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Lobsang Sangay: Exiled Tibetans' new political leader

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Story highlights

  • Sangay elected Prime Minister of Tibetan government-in-exile in August
  • Takes over day-to-day political duties from Dalai Lama
  • Dalai Lama remains spiritual leader for Tibetan Buddhists
  • Sangay is a Harvard graduate who has never been to Tibet

Lobsang Sangay has a hard act to follow.

He is the first Prime Minister, or Kalon Tripa, of the Tibetan government-in-exile to be directly elected by Tibetan delegates overseas.

The 43-year-old has taken over the day-to-day political responsibilities of the Dalai Lama and in doing so is the first person to succeed the political duties held by the Buddhist spiritual leader without the need for reincarnation.

The Dalai Lama said that in ceding his formal political authority to another was necessary for "democratization to be complete."

Sangay has never set food in Tibet and recently gave up his position as a research fellow at Harvard Law School to be elected the new Kalon Tripa and live in Dharamsala, India, away from his wife and daughter

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Sangay's job is to continue the "middle way" advocated for decades by the Dalia Lama to give Tibetans true autonomy in Tibet . Sangay says he won't hold back in his view on what needs to change for that to be achieved.

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    "My job is a lot easier (than the Dalai Lama's). I guess I have to be the secondary voice, political voice at an international level so that people understand the situation in Tibet. That it is tragic and it needs to be addressed," he said.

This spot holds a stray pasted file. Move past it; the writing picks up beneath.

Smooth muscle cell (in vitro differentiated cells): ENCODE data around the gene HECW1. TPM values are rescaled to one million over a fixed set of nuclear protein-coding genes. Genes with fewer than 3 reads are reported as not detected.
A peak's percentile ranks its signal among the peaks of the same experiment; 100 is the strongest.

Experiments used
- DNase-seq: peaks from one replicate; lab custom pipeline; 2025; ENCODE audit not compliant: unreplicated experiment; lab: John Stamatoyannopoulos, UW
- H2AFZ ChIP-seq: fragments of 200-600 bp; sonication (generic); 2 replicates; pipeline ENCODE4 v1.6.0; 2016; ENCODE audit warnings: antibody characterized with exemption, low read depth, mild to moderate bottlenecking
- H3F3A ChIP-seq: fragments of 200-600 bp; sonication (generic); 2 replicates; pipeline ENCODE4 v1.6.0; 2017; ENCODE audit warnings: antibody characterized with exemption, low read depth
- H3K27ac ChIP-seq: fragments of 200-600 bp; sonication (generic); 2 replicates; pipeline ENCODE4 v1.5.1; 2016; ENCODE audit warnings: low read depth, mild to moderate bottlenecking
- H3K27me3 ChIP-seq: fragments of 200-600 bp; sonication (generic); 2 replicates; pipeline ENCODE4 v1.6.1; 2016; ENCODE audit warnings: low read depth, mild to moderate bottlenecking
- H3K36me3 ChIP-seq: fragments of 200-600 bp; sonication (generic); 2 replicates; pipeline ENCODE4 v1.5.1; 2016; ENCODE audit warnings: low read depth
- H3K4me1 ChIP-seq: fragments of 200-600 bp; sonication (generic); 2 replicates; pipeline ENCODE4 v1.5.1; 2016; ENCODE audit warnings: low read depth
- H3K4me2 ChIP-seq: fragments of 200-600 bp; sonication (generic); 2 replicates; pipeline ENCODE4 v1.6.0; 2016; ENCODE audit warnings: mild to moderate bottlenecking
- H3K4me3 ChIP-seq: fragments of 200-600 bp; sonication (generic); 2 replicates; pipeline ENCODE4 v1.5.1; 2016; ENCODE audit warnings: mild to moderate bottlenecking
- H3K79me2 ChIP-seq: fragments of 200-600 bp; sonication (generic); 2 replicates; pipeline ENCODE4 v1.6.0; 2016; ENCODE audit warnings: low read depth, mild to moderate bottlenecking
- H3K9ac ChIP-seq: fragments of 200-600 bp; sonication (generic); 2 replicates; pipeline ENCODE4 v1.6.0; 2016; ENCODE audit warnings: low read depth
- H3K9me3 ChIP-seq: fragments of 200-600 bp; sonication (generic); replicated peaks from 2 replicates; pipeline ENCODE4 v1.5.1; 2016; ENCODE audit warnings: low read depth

"What will be slightly different will be that I will be more forthright and frank about the realities in Tibet. Present Tibet is a tragedy. Chinese government promised us a socialist paradise in the early 1950s. Now 60 years after, what you see is not a socialist paradise."

    Sangay grew up in Darjeeling, India, where he went to a Tibetan refugee school before studying at Delhi University. His parents, however, experienced hardships firsthand in Tibet before they fled from the Chinese authorities in 1959.

    His father, a monk, joined the guerrilla forces against the Chinese military after his monastery was reduced to rubble in 1956. In contrast Sangay remains committed to forceful words, not violence, in his role as chief advocate for better rights for Tibetans.

    "(The Chinese government) have money power and military power but no moral power," said Sangay.

    "China will not be respected if they continue to repress Tibetan people. If they want respect, they have to earn it. They have to earn it by performing a noble act -- performing an act which is based on universal freedom and human rights for Tibetan people."

    Despite China's position on Tibet that it is an inseparable part of China and classified as an autonomous region, Sangay is hopeful that his mandate for dialogue with China could lead to a better future for Tibetans.

    "Who would have thought even a year ago that (the Arab Spring) would happen. Things change in the world," he said.